Blog

Pre-correct strategy

One of the easiest and most effective strategies we use is called the “pre-correct.” Simply stated you correct an anticipated misbehavior by stating your expectations before the behavior occurs. Example:I will read one book and then I will kiss you good night and turn out the light. By telling the children what you expect them to do, you can avoid a great deal of negatives. (no, don’t, stop, etc.)

Read more

Re-teach expectations

Some parents have asked why their child does a behavior when they already know the expectations. Many things trigger behavior choices for children. Regardless of why, it is important to take the proactive approach. Re-teach what you expect of your child and continue to practice the correct way with them. If they forget how or do not complete an expected task, ask them if they need to practice again.

Read more

Positive behavioral support for dropping off

This month the children are learning safety during arrival and departure. Our rules for the children to be SAFE are to use “walking” feet, use handrails on steps, stay with their parents from car to class, and that only parents open doors. To be RESPONSIBLE we ask them to carry their own things, walk to the classroom, and wash their hands upon arrival to their room. (Especially important with the H1N1 virus) Our rules for being KIND are simple; we ask them to use a talking voice in the hallway and to say goodbye to their parent when they arrive in the class. When we teach and reinforce any of the behavior expectations, we only focus on one at a time. If you simply remind your child before they enter the building what you expect to see, they will typically do as you ask. These are things we will discuss in class; however reinforcement from you is the best practice.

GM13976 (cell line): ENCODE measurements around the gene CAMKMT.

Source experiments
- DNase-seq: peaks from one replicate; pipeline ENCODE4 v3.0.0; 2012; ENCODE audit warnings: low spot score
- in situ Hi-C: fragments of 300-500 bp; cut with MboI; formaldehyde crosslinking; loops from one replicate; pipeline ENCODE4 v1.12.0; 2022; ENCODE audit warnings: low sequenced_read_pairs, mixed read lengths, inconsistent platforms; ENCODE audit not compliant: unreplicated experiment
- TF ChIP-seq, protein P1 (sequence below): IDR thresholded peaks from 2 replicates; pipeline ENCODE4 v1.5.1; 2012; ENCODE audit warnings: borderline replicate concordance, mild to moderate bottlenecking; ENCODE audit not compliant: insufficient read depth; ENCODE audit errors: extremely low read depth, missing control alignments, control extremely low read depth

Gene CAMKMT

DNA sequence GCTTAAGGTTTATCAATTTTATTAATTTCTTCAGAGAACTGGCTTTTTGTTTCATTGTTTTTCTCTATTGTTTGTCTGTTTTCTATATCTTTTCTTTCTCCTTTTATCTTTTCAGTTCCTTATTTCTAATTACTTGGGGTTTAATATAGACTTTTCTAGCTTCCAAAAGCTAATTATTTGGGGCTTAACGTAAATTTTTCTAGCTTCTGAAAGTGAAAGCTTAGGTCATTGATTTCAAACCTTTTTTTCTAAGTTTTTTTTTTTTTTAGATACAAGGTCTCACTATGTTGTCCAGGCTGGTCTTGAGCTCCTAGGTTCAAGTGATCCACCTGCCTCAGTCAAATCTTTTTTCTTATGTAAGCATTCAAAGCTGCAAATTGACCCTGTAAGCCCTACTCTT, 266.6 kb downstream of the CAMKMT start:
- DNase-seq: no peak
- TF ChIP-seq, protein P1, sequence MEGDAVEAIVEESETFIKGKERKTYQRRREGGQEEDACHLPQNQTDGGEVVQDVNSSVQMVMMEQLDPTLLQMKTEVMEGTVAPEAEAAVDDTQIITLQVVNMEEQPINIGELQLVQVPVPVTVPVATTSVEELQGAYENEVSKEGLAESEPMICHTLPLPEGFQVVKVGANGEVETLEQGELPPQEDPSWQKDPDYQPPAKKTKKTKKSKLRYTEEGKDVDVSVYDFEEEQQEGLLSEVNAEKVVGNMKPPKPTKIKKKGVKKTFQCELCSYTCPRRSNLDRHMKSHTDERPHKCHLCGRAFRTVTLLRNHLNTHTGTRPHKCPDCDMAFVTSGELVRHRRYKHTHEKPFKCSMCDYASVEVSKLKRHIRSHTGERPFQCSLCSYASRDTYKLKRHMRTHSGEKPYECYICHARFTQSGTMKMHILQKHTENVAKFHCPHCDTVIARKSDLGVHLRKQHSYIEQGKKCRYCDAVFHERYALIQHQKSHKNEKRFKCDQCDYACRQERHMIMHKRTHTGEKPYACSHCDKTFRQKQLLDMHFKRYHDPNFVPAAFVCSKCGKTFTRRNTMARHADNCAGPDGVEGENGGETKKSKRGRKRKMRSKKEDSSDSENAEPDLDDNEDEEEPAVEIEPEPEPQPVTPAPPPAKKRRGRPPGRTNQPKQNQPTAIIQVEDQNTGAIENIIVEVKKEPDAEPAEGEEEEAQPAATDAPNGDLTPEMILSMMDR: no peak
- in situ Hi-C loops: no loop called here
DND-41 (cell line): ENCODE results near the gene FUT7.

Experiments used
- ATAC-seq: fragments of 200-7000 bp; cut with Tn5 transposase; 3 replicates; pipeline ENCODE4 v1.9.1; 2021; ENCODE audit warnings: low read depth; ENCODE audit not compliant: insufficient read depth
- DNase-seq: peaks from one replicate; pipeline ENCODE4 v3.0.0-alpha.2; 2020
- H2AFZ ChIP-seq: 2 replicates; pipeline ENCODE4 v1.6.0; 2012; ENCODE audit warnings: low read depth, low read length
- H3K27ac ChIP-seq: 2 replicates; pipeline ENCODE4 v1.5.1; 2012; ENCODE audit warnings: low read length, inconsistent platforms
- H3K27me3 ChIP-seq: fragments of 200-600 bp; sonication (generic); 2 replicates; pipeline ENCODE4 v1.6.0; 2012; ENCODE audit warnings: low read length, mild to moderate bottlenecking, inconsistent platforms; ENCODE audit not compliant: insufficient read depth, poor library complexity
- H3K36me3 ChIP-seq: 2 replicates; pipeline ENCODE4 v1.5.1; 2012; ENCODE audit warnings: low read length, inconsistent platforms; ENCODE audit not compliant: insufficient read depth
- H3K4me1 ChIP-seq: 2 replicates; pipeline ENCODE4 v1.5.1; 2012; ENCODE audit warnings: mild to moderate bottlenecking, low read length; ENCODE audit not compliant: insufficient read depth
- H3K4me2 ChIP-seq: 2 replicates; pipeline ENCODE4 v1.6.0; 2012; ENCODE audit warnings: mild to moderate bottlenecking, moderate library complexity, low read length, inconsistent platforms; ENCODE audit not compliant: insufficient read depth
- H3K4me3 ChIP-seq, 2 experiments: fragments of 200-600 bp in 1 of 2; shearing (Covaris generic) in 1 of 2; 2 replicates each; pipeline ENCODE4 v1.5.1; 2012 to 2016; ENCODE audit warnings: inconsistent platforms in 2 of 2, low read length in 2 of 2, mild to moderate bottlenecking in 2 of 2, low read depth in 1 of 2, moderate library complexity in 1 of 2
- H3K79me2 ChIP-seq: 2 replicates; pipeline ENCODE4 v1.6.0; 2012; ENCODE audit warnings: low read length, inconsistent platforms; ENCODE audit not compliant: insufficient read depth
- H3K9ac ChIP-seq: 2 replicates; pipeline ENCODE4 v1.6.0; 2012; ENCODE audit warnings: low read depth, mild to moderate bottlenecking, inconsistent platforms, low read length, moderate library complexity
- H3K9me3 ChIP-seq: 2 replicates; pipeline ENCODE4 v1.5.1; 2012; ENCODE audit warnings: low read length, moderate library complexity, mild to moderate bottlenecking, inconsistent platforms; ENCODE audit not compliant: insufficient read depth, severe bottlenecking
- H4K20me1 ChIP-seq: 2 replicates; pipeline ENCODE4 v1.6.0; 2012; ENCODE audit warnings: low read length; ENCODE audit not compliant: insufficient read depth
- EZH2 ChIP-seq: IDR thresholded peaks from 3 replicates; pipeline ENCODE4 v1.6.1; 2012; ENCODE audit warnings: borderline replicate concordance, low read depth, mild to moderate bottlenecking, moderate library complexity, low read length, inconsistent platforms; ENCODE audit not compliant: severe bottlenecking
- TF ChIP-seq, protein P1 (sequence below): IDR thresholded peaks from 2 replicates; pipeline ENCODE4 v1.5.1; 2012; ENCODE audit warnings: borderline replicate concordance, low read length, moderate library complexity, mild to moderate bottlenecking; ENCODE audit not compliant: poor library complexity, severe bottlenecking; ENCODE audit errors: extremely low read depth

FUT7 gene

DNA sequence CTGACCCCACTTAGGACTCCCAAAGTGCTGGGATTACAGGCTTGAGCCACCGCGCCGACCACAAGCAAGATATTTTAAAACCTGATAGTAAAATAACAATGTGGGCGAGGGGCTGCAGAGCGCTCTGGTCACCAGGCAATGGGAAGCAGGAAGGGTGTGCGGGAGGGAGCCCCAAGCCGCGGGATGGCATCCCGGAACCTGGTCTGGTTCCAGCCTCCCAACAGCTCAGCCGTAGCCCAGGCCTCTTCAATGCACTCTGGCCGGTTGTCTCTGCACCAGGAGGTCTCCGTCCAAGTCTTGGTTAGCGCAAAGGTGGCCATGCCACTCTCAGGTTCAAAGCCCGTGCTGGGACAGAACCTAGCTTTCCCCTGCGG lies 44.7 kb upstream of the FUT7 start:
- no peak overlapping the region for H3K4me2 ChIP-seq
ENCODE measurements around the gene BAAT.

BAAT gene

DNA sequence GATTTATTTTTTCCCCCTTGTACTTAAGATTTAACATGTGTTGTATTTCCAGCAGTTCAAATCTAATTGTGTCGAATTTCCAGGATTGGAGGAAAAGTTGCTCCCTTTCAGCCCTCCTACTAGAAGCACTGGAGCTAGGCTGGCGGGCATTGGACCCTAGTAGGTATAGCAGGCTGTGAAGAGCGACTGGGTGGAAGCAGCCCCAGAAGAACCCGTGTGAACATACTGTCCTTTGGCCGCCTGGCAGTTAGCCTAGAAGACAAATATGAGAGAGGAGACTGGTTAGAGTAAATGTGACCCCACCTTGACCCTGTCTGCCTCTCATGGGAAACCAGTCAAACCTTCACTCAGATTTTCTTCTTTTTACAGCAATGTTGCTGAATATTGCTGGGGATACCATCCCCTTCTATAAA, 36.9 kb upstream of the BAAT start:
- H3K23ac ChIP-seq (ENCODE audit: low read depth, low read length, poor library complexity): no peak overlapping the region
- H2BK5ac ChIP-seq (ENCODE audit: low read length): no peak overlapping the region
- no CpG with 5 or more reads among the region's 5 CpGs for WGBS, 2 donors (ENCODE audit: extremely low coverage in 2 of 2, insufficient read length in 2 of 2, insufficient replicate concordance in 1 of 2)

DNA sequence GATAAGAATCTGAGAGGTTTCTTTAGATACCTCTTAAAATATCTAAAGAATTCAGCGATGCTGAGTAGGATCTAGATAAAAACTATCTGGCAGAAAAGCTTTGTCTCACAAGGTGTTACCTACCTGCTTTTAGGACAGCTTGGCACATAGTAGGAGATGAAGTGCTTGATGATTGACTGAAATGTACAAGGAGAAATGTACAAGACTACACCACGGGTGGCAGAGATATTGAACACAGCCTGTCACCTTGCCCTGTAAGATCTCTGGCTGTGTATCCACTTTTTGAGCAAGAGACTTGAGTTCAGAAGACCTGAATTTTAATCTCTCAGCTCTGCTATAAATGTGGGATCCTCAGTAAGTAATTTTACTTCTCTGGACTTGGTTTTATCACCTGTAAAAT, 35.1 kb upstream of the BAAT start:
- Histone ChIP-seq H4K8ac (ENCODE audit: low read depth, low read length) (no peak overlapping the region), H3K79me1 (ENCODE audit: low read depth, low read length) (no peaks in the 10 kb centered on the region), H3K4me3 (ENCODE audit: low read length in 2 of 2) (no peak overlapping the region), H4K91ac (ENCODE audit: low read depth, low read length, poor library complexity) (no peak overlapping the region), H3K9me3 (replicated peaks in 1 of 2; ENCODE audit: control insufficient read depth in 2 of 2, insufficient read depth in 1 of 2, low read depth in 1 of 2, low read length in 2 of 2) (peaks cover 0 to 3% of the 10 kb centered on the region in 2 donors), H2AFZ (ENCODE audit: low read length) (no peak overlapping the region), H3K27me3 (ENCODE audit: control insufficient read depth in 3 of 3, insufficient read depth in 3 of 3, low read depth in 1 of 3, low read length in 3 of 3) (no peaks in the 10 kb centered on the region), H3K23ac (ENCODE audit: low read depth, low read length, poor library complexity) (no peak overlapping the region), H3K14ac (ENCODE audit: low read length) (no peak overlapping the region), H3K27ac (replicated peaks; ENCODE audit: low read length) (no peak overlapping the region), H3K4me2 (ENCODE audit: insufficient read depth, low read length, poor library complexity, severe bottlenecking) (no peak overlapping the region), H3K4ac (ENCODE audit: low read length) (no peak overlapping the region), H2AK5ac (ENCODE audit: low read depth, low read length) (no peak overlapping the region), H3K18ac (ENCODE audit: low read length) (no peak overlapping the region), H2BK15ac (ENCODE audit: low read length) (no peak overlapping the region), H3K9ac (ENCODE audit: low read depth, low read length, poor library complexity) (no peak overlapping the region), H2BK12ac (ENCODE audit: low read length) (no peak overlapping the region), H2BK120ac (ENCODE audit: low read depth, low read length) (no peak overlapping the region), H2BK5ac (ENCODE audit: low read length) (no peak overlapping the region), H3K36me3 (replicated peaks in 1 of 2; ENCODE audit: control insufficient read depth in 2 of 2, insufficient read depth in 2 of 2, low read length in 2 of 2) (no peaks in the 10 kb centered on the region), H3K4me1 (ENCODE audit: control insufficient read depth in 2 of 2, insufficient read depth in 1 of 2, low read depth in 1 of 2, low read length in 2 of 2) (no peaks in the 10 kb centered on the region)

Read more